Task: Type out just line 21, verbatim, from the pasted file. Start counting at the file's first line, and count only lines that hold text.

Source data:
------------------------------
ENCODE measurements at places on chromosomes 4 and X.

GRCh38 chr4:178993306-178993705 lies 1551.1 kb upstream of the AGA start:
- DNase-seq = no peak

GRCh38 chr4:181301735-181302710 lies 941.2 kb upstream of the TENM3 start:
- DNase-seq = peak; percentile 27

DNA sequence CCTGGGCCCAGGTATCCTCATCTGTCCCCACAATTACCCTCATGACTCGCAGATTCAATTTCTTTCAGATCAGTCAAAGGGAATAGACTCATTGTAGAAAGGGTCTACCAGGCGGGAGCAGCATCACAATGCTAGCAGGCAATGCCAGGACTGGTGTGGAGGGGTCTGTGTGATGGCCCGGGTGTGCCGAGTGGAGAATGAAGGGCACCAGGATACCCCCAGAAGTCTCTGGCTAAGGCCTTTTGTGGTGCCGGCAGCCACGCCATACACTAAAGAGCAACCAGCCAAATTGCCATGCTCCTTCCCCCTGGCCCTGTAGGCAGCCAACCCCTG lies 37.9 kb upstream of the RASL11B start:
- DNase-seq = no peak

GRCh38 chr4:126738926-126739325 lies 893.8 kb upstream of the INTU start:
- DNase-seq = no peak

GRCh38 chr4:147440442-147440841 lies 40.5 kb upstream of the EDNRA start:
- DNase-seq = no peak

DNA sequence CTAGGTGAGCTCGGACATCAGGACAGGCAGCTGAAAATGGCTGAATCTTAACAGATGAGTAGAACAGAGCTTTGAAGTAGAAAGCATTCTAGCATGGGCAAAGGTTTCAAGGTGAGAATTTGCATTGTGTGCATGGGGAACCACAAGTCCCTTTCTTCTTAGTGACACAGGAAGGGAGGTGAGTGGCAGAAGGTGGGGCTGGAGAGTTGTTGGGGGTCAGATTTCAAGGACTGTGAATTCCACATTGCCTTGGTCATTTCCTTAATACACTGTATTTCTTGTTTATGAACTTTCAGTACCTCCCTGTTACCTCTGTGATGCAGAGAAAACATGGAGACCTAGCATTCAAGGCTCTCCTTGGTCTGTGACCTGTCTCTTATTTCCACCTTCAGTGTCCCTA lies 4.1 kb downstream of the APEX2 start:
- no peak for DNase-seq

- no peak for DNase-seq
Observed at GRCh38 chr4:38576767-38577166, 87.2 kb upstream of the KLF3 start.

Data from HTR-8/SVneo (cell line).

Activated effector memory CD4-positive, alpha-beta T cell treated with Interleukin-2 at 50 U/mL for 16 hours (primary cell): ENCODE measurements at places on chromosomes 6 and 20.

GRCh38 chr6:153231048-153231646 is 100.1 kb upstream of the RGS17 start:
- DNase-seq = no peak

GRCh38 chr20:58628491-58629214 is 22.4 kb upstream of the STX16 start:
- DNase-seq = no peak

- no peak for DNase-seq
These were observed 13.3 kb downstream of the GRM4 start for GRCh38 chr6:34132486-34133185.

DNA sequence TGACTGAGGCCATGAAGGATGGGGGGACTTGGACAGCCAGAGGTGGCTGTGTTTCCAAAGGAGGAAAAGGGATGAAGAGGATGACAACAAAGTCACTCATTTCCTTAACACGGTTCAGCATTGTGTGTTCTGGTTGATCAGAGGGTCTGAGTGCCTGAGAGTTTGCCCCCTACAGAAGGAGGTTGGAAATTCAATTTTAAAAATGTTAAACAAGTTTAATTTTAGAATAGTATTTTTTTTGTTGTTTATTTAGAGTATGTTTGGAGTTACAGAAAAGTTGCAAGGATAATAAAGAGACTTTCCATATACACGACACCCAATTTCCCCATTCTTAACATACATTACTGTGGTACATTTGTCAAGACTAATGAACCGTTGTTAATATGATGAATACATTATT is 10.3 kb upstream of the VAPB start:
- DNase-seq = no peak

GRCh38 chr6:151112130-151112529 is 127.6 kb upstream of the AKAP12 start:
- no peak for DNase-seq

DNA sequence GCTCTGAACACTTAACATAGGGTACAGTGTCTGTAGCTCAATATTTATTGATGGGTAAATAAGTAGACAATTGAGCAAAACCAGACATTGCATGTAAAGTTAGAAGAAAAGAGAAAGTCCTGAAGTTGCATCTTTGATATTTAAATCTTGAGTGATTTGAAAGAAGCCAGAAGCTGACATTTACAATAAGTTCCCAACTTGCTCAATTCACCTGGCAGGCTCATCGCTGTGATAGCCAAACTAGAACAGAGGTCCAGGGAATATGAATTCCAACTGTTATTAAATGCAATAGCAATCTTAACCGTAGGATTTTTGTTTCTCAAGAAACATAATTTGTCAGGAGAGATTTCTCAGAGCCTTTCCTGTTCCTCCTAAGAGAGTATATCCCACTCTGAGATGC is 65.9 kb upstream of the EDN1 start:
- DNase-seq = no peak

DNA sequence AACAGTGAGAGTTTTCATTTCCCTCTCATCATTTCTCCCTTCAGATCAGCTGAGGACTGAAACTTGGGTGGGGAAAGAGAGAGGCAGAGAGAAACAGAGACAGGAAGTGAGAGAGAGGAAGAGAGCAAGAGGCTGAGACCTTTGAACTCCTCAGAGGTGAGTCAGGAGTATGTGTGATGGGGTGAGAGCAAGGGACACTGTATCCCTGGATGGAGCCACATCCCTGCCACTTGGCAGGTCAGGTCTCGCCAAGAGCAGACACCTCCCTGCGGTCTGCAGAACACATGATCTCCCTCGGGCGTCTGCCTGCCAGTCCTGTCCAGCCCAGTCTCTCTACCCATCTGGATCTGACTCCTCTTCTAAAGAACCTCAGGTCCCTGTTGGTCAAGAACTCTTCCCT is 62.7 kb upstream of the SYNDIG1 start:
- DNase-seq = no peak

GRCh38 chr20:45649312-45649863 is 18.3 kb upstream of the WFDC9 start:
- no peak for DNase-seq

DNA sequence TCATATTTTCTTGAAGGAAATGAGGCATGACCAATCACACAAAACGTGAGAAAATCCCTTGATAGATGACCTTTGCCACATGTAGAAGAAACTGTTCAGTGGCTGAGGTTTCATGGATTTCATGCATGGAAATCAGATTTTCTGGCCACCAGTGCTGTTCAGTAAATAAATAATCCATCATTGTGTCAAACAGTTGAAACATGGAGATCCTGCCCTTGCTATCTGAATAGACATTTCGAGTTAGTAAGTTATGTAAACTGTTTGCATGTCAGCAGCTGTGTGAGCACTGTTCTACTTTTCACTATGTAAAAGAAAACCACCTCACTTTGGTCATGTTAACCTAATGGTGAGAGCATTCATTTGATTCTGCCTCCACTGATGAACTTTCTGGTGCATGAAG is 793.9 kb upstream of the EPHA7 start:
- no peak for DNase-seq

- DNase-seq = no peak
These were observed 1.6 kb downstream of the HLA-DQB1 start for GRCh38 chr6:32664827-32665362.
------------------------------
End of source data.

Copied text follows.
- DNase-seq = no peak